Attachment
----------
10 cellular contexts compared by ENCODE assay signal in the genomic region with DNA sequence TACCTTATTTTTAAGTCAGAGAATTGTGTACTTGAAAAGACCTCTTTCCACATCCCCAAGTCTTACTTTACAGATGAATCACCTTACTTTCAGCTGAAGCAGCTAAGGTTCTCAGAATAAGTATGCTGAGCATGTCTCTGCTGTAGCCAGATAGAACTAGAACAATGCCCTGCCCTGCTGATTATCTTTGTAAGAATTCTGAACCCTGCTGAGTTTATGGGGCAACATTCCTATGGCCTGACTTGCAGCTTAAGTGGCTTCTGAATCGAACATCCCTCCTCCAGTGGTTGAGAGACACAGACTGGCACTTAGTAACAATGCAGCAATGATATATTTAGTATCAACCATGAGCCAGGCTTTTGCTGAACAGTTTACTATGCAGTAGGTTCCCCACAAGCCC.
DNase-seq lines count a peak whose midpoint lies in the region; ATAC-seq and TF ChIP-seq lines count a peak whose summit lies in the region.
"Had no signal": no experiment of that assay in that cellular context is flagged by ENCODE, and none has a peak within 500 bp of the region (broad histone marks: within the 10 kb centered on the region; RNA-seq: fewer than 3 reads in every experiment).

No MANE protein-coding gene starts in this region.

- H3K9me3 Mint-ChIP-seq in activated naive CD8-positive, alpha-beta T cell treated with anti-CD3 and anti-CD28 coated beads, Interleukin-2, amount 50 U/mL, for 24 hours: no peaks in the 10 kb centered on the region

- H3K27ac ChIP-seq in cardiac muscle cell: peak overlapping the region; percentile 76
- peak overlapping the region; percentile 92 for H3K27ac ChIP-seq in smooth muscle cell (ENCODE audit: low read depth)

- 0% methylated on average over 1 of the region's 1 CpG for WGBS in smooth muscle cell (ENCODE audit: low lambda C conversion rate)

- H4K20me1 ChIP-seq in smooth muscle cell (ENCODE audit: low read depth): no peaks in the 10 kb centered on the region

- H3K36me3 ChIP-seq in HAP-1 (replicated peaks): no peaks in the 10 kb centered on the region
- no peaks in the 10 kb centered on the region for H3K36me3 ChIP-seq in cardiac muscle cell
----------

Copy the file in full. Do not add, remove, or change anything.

10 cellular contexts compared by ENCODE assay signal in the genomic region with DNA sequence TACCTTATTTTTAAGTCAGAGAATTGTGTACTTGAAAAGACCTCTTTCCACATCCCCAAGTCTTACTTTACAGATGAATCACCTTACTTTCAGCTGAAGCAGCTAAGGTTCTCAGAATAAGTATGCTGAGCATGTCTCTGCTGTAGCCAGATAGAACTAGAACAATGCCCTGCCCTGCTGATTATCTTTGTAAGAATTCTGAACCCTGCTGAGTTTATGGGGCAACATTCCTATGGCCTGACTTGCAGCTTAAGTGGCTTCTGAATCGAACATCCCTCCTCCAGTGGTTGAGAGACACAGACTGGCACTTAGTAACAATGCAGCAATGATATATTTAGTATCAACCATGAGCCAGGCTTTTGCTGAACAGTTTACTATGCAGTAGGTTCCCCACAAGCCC.
DNase-seq lines count a peak whose midpoint lies in the region; ATAC-seq and TF ChIP-seq lines count a peak whose summit lies in the region.
"Had no signal": no experiment of that assay in that cellular context is flagged by ENCODE, and none has a peak within 500 bp of the region (broad histone marks: within the 10 kb centered on the region; RNA-seq: fewer than 3 reads in every experiment).

No MANE protein-coding gene starts in this region.

- H3K9me3 Mint-ChIP-seq in activated naive CD8-positive, alpha-beta T cell treated with anti-CD3 and anti-CD28 coated beads, Interleukin-2, amount 50 U/mL, for 24 hours: no peaks in the 10 kb centered on the region

- H3K27ac ChIP-seq in cardiac muscle cell: peak overlapping the region; percentile 76
- peak overlapping the region; percentile 92 for H3K27ac ChIP-seq in smooth muscle cell (ENCODE audit: low read depth)

- 0% methylated on average over 1 of the region's 1 CpG for WGBS in smooth muscle cell (ENCODE audit: low lambda C conversion rate)

- H4K20me1 ChIP-seq in smooth muscle cell (ENCODE audit: low read depth): no peaks in the 10 kb centered on the region

- H3K36me3 ChIP-seq in HAP-1 (replicated peaks): no peaks in the 10 kb centered on the region
- no peaks in the 10 kb centered on the region for H3K36me3 ChIP-seq in cardiac muscle cell